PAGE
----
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Unit information: Contemporary Politics and Popular Culture in the German-speaking Media in 2017/18

Unit name Contemporary Politics and Popular Culture in the German-speaking Media
Unit code GERM20036
Credit points 20
Level of study I/5
Teaching block(s) Teaching Block 1 (weeks 1 - 12)
Unit director Dr. Debbie Pinfold
Open unit status Not open
Pre-requisites

None

Co-requisites

None

School/department Department of German
Faculty Faculty of Arts

Description

This Unit will be taught by Dr Katharina Karcher

“Alle reden vom Wetter. Wir nicht.”

Angela Merkel’s decision to open the German borders to hundreds of thousands of refugees in September 2015 sparked a heated public debate. While some praised the German “Willkommenskultur”, others condemned Merkel’s “open-door” refugee policy in the strongest terms. How have the media in the German-speaking world responded to the refugee crisis and other key issues of our time? And what are the potentials and limitations of media coverage of current affairs? This unit introduces students to key institutions and players in the media landscape in the German-speaking world, and provides them with the theoretical tools to contextualise and critically assess media debates on a range of current issues. Week by week we will explore media debates on major political issues alongside media coverage on sports events and other aspects of popular culture. Themes addressed include: immigration and integration; music events and festivals; terrorism and political violence; elections and political debates; popular TV series and internet platforms.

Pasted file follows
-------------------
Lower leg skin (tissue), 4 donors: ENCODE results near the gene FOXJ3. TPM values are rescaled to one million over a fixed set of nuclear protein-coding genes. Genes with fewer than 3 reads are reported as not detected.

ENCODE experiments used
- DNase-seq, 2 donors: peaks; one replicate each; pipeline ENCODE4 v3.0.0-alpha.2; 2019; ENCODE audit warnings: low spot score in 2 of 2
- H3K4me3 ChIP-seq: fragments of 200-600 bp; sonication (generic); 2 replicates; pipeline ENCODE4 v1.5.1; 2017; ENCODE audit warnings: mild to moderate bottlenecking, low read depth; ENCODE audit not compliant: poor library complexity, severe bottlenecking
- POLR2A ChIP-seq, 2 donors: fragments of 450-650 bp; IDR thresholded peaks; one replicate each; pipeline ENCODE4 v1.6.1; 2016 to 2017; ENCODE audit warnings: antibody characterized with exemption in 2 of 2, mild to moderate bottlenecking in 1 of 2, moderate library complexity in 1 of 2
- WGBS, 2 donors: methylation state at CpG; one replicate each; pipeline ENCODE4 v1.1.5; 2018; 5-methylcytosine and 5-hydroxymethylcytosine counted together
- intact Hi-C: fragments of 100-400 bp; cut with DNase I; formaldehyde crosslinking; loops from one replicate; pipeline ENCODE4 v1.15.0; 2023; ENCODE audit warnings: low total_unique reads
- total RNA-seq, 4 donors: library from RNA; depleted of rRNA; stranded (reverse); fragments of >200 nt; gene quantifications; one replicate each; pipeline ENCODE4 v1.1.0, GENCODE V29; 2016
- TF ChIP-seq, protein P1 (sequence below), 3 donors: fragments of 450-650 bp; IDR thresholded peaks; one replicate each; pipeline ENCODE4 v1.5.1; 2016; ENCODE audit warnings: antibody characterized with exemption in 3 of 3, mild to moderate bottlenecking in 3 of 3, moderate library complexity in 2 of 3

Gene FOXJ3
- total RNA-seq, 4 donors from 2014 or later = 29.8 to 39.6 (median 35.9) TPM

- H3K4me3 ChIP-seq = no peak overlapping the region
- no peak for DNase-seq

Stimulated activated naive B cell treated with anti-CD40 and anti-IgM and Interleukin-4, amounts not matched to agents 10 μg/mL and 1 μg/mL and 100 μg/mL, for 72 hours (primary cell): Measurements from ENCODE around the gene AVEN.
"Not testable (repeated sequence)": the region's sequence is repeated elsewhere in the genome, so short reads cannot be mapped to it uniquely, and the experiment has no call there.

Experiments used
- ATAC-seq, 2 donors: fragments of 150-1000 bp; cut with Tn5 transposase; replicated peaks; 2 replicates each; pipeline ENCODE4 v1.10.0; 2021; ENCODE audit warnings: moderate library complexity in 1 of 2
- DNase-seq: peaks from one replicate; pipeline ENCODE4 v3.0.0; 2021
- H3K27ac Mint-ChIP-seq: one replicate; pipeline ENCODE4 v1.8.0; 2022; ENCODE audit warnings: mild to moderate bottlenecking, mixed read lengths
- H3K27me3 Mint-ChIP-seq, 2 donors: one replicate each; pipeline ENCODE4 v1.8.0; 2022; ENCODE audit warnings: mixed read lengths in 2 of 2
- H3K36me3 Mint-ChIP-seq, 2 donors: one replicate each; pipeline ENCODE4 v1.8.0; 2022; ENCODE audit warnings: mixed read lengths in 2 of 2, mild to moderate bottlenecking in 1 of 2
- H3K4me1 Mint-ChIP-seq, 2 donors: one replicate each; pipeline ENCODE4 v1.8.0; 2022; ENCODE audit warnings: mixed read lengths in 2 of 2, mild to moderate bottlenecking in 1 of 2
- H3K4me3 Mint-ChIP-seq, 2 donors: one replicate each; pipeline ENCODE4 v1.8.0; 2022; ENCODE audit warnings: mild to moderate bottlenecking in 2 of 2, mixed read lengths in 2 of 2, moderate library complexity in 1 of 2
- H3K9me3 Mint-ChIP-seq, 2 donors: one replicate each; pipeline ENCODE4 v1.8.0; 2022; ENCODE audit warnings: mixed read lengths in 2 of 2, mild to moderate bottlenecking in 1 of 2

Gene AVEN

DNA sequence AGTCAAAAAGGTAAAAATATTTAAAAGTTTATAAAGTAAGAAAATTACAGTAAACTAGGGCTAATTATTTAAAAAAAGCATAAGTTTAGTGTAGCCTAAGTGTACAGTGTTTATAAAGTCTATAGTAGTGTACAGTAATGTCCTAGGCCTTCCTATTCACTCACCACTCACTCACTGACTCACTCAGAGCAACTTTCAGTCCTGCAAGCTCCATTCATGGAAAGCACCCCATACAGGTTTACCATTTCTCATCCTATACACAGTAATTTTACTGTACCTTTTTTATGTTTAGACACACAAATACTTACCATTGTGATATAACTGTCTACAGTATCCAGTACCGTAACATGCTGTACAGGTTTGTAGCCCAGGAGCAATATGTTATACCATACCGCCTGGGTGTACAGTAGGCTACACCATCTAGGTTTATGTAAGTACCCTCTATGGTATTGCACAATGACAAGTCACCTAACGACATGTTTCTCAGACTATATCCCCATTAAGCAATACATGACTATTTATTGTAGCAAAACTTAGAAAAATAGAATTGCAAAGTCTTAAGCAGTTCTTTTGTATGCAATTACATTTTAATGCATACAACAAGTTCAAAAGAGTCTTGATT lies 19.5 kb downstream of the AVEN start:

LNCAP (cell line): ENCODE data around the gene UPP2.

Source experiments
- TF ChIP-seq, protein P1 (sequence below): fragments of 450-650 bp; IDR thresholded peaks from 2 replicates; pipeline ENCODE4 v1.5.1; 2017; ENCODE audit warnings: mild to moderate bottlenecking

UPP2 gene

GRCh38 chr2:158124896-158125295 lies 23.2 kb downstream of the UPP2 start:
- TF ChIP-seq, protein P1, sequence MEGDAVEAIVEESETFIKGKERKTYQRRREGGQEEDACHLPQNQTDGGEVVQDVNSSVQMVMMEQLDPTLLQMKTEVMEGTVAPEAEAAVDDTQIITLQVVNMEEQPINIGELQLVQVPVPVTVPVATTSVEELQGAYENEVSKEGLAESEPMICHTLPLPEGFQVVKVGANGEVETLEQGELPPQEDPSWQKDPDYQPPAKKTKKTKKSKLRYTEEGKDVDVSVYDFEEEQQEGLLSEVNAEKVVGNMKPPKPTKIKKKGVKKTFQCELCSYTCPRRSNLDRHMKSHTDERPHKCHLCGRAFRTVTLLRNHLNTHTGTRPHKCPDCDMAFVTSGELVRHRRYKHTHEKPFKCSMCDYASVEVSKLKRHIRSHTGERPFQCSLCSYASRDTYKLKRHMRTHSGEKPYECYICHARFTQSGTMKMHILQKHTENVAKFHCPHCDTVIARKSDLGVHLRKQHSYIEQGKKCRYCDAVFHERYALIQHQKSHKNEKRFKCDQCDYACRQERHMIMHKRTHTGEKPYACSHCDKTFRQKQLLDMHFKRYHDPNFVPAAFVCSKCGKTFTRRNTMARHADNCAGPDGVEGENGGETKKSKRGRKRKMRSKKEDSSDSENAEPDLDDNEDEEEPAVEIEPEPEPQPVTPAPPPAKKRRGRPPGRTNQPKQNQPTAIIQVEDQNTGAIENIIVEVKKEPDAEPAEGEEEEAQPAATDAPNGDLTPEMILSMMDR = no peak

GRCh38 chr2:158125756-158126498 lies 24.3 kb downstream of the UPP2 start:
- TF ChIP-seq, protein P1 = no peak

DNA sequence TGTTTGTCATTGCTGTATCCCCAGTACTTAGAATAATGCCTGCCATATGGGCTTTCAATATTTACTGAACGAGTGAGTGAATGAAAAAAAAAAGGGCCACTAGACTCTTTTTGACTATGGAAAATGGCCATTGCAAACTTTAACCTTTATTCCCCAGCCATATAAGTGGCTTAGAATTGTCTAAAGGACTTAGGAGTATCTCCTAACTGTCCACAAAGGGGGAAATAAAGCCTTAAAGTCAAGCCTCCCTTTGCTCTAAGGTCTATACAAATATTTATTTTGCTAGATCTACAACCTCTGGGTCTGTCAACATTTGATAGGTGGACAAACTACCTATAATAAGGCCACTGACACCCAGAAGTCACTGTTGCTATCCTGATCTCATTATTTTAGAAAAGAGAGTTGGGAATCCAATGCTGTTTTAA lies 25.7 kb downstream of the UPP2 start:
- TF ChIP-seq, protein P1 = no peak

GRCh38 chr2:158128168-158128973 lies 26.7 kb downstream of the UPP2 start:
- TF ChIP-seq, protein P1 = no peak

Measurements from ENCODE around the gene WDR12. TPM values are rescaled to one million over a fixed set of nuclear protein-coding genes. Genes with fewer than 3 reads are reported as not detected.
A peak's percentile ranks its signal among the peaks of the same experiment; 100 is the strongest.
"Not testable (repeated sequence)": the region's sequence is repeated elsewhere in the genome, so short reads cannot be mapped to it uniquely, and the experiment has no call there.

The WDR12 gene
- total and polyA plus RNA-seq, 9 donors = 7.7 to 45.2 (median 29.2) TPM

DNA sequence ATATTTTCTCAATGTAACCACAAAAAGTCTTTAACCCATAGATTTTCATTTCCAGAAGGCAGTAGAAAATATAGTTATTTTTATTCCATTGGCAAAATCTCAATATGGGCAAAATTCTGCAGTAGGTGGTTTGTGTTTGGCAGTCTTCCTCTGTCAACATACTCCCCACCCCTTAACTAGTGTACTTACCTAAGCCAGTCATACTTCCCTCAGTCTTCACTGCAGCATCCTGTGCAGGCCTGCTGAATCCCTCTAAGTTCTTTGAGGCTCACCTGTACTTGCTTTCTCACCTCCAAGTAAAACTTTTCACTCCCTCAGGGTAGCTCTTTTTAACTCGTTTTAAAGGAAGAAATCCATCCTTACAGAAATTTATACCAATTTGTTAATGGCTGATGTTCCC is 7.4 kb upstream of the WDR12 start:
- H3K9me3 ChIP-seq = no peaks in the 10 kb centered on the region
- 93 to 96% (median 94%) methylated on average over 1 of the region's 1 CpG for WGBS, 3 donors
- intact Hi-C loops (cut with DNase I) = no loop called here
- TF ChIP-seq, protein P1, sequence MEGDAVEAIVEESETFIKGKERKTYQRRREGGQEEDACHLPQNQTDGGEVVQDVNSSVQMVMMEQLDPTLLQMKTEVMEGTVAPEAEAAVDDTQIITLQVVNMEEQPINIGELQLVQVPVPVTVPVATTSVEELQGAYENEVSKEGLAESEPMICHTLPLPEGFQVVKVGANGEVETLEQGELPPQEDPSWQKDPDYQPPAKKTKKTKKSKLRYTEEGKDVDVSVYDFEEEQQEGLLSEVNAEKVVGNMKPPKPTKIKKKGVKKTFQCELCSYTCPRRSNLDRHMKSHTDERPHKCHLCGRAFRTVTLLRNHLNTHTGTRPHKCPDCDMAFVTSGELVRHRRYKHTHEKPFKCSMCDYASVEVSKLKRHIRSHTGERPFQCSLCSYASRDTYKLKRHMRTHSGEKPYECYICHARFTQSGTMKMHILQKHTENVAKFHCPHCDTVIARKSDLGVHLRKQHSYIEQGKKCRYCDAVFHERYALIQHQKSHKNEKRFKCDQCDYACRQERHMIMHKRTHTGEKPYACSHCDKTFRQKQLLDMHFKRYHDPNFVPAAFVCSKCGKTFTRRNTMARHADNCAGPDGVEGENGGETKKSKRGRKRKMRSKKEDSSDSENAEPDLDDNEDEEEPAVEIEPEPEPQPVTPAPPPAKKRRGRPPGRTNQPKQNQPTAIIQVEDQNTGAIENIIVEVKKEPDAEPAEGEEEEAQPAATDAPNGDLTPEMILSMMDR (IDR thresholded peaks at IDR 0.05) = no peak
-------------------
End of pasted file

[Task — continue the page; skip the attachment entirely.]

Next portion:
Unit Aims:

- To enhance students’ knowledge of key institutions and players in the media landscape in the German-speaking world; - To familiarise students with different readings of and approaches to popular culture; - To develop students’ ability in critical analysis and academic writing, and their oral presentation skills; - To enhance students’ critical understanding of contemporary Germany in advance of the year abroad.

Intended learning outcomes

By the end of the unit, successful students will have:

  1. Demonstrated, to a standard appropriate to level I, a knowledge of the media landscape in the contemporary German-speaking world;
  2. Acquired and deployed appropriate skills to analyse media debates across a range of materials and outlets;
  3. Developed the ability to articulate, in a range of formats, a critical understanding of a significant aspect of contemporary life;
  4. Demonstrated skill in the selection, synthesis and evaluation of relevant material;
  5. Demonstrated the ability to respond to problems by presenting independent judgements in an appropriate style and at a high level of complexity;
  6. Demonstrated the ability to make an individual contribution to a collaborative group project.

Teaching details

1 x 2h seminar weekly

Assessment Details

1 group presentation and individual write-up (30%), testing ILOs 1-6

1 essay of 2,500 words (70%), testing ILOs 1-5

Reading and References

Boothroyd, Steffi: “The media landscape” in James, Peter. 2002. Modern Germany: Politics, Society and Culture. London/New York: Routledge.

Hecken, Thomas. 2012. Theorien der Popula╠łrkultur. 'Dreißig Positionen von Schiller bis zu den Cultural Studies. Bielefeld: Transcript.

Students are expected to read articles in German-speaking newspapers and on German-speaking online platforms on a regular basis.

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